Make a killer whale smile: Install a rain barrel, rain garden or green roof

Jun 01, 2012
Photo by: Itsuo Inouye Smiling killer whales at kamagawa Sea World, Japan. The mother whale’s name is “Earth,” the baby whale's name is “Lovely.”

There is a lot of new information about stormwater impacts on the health of Puget Sound’s killer whales (http://seattletimes.nwsource.com/html/localnews/2018025831_orcas20m.html).

Want to learn how to make a killer whale smile? One way is to reduce stormwater runoff that flows into local streams and Puget Sound. There are several simple and low costs techniques that you can put to use in your neighborhood and make that happen now.

On Wednesday, June 13, at 7pm, Kim Gridley, the Low Impact Development Coordinator for the Washington Stormwater Center (http://www.wastormwatercenter.org/low-impact/) will be at the Adopt A Stream Foundation’s NW Stream Center in Snohomish County’s Mc Collum Park (600 128th Street SE, Everett, WA 98208).

Gridley will describe the center’s new research activities on the benefits of installing rain gardens, rain barrels and other techniques that you can use to reduce stormwater runoff.

In urban areas around Puget Sound, much of the landscape that drains to streams is covered with rooftops, parking lots, and roads. Rainfall flushes immediately off these hard surfaces into storm drains that lead to streams that flow into the Sound. Unfortunately, the salmon runs that killer whales depend on for food are often destroyed in the process.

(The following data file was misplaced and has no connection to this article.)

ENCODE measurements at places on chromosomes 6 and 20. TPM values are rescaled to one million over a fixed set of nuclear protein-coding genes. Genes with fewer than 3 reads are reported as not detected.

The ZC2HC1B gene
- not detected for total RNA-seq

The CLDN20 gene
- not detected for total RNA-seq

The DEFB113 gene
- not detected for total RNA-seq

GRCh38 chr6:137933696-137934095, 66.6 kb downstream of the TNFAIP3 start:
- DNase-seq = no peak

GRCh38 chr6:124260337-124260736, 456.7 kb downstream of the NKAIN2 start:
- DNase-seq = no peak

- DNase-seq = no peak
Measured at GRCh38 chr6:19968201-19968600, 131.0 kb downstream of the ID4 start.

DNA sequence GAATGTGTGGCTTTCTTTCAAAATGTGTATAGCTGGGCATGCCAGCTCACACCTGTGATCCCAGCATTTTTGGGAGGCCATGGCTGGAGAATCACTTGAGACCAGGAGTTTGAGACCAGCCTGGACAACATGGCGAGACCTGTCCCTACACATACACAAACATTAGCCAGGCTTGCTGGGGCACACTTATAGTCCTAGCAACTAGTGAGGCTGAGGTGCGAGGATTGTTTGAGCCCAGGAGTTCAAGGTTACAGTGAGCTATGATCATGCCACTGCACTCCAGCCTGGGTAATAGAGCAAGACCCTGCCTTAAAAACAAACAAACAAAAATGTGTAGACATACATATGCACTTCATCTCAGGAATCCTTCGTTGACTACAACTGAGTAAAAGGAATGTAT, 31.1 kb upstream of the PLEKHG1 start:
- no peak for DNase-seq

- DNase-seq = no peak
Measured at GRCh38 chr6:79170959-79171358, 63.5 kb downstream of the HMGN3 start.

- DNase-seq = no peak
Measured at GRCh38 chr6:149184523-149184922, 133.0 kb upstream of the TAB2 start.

“When I talk with people about restoring salmon streams in urban areas, I often ask them to imagine if every lawn in their watershed is converted to a native plant plant landscape with no fertilizers, pesticides or herbicides,” Adopt A Stream Foundation Director Tom Murdoch said.

“I ask them to imagine if every roof downspout was connected to a rain barrel that overflowed into a rain garden that drained into the ground...and, I tell them that that will be good for salmon and make killer whales smile.”

The Washington Stormwater Center is not only gathering information on how much stormwater can be reduced by using these techniques, but the best soils and plants to use to absorb pollutants, and how to manage porous pavement to prevent water runoff.

Murdoch advises that the Adopt A Stream Foundation is working now on building a gate house to the Northwest Stream Center that will have a green roof that will reduce rainfall runoff. He plans to have that building ready by June 13 and have workshop participants install a green roof.

This event is sponsored by the Sno-King Watershed Council (http://www.snokingwatershedcouncil.org/). The workshop is geared to adults and mature youth. There is no costs, but you should call 425-316-8592 to register as space is limited.

 

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